Granny Gao’s flower shop has been an unwavering source of beauty and generosity in the Old Mile neighborhood for decades. But the neighborhood is no longer what it was, and it seems the time has come for Granny Gao’s shop to finally close its doors. When she learns of her grandmother’s plan to close, twelve-year-old Miao Yan takes it upon herself to save the flower shop. In the process, she learns more about her grandmother, her neighborhood, and herself than she could have imagined.
I want to turn this short story into an illustrated book for young readers, as well as an animated film. If you’d like to read the full story and/or connect about this project, please e-mail me at firstname.lastname@example.org.
The next morning Granny Gao crawled out from under the covers of the firm bed. She nudged her sleeping granddaughter’s shoulder until the child woke up. Miao Yan followed behind as Granny Gao opened the doors and welcomed the morning air. This time she pulled two chairs out onto the balcony. She sat on one, and Miao Yan sat beside her on the other. Miao Yan set her hands on her knees and straightened her back as her grandmother did.
“Now,” Granny Gao said, “let’s close our eyes. Breathe. Where does the breath come from? Where does the breath go? Can we feel it moving through us? Can we feel ourselves, all the way to the tippety-tips of our fingers, our toes, and our nose?”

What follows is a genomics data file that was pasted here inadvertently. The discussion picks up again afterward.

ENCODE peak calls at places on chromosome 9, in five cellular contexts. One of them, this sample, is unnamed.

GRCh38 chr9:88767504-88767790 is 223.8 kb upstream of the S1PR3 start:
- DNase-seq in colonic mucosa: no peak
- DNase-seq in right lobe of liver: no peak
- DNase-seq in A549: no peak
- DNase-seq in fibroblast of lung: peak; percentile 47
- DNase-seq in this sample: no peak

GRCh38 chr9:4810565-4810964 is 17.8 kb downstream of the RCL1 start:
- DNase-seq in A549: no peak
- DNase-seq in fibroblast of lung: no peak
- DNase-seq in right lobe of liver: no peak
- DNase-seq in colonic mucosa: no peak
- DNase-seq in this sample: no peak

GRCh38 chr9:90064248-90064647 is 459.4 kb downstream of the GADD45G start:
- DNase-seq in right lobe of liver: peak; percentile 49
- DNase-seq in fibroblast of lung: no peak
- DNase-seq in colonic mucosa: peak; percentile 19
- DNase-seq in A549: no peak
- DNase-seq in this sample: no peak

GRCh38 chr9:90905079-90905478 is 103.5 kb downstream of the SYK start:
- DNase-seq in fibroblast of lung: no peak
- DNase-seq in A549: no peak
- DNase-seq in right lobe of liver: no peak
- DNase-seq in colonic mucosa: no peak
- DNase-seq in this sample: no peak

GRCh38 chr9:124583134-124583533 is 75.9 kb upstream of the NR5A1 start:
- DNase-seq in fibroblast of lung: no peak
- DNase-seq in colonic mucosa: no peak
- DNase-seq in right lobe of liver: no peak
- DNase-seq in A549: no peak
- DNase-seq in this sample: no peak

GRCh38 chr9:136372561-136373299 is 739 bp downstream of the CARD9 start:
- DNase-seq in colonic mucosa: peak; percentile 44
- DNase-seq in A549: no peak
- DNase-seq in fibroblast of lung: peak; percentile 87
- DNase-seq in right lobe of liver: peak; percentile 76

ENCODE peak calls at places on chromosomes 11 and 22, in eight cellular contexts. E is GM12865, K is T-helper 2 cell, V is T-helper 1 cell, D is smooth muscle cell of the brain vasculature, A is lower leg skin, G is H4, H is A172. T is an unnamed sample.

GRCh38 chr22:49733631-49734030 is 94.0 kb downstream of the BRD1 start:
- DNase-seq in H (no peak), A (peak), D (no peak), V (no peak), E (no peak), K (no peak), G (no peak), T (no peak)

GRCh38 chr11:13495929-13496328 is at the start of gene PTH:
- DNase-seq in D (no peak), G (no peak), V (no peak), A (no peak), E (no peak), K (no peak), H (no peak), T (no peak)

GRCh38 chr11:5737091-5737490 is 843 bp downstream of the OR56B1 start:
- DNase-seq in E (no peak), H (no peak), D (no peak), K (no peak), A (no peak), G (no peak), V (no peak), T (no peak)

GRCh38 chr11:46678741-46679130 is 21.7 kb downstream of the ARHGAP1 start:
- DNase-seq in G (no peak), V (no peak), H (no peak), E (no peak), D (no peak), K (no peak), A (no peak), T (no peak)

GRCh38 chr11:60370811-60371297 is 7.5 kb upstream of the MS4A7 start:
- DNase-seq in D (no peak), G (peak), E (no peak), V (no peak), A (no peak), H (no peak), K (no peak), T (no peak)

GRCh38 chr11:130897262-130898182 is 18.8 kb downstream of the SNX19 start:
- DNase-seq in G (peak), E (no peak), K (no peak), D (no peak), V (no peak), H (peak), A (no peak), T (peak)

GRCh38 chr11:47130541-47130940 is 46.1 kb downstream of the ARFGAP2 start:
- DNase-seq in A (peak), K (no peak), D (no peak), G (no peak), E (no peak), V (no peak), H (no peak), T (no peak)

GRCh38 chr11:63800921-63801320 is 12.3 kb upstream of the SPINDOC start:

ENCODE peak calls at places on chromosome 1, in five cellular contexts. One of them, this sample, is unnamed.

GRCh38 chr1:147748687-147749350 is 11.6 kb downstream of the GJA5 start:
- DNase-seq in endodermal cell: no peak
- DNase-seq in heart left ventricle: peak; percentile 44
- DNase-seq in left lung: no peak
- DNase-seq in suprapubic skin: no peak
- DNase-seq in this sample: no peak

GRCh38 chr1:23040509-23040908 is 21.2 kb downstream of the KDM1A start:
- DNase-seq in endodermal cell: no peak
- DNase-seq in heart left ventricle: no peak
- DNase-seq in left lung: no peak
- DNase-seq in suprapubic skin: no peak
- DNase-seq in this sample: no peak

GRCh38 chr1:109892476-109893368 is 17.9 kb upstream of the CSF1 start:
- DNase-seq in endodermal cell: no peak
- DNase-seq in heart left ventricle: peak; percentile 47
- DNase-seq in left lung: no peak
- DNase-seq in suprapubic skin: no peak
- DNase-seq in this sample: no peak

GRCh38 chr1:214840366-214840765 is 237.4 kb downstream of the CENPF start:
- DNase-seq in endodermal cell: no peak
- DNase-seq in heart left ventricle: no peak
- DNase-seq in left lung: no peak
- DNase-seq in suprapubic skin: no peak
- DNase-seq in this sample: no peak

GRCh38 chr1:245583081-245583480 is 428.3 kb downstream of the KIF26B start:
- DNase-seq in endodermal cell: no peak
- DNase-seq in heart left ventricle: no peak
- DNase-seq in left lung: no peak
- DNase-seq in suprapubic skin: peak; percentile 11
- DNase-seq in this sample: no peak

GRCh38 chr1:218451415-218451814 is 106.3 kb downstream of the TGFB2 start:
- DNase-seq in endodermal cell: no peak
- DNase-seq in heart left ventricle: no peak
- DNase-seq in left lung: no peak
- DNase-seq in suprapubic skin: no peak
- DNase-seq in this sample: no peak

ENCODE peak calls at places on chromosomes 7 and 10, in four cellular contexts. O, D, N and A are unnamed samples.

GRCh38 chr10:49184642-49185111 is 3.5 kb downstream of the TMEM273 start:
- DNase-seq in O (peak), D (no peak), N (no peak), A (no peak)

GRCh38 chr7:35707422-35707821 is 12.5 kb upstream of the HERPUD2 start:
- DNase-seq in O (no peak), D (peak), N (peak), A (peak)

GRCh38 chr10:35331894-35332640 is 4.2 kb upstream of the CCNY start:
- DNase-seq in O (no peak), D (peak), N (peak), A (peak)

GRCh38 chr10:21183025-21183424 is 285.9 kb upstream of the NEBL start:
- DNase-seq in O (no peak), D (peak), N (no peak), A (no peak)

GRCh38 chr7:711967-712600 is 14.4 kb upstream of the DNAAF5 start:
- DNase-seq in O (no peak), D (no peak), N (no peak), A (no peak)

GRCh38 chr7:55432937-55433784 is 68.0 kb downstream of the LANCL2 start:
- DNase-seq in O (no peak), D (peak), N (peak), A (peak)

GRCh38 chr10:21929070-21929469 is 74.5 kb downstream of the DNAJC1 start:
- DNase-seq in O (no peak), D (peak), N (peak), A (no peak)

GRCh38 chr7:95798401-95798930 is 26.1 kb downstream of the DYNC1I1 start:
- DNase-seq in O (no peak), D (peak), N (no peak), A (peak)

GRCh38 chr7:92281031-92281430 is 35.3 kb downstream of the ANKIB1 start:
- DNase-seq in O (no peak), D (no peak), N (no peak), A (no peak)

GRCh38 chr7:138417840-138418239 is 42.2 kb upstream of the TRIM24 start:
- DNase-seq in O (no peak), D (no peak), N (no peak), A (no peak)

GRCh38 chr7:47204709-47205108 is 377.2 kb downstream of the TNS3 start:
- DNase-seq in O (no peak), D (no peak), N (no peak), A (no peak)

They breathed. Their bellies moved out... and in... and out... and in...
“You are made of love,” Granny Gao said, in a voice so low it sounded just like breathing. “And I am made of love. This whole world, and everything in it, is made of love.”
Then, something strange happened. Suddenly, Miao Yan found she could not remember the words. The meaning of the words was no longer in the words. It was a force that seemed to spring from deeper, even, than all her deepest thoughts, and feelings, and memories, and imaginings. It seemed this force had always been there, flowing under everything. Now, it filled her. She could feel it all the way to the tippety-tips of her fingers, her toes, and her nose. She needed nothing more than this force, as warm and familiar as her grandmother’s smell.
Together she and Granny Gao let out one very long breath, so long it was hard to tell where it started.
Miao Yan heard birds chirping. She opened her eyes.